Dec 31, 1997
Published in: Health Affairs, v. 17, no. 2, Mar./Apr. 1998, p. 40-51
Posted on RAND.org on December 31, 1997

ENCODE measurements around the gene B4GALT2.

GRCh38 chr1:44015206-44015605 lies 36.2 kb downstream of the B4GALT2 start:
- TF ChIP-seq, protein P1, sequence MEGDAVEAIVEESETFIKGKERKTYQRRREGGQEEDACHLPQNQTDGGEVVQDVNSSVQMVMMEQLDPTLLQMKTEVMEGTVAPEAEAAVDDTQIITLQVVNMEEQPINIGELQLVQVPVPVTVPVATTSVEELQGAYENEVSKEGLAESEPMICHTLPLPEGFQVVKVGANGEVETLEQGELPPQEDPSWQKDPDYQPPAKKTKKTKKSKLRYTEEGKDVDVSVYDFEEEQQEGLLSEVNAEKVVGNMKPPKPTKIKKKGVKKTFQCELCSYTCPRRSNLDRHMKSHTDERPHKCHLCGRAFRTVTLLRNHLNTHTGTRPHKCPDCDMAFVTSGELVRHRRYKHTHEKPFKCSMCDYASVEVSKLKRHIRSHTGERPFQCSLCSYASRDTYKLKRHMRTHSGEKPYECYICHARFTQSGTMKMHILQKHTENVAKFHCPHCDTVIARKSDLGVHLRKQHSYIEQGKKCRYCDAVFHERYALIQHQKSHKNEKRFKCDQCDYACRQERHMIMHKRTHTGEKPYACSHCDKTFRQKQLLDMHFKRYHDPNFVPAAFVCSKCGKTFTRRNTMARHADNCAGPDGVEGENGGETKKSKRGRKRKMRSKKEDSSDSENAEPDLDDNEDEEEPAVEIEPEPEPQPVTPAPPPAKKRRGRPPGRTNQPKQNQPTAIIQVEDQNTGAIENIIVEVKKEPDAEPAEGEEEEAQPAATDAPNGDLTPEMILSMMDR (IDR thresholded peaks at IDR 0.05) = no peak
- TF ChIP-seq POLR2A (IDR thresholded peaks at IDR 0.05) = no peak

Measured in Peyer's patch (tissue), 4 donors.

This paper tracks access, utilization, and costs of mental health care for a private employer over nine years during which mental health benefits were carved out of the medical plan and managed care was introduced. Prior to the carve-out, mental health costs increased by around 30 percent annually; in the first year after the change, costs dropped by more than 40 percent; in the six follow-up years, costs continued to decline slowly. This cost reduction was not attributable to decreased initial access, as the number of persons using any mental health care increased following the change. Instead, the cost reduction was the result of (1) fewer outpatient sessions per user, (2) reduced probability of an inpatient admission, (3) reduced length-of-stay for an inpatient episode, and (4) substantially lower costs per unit of service.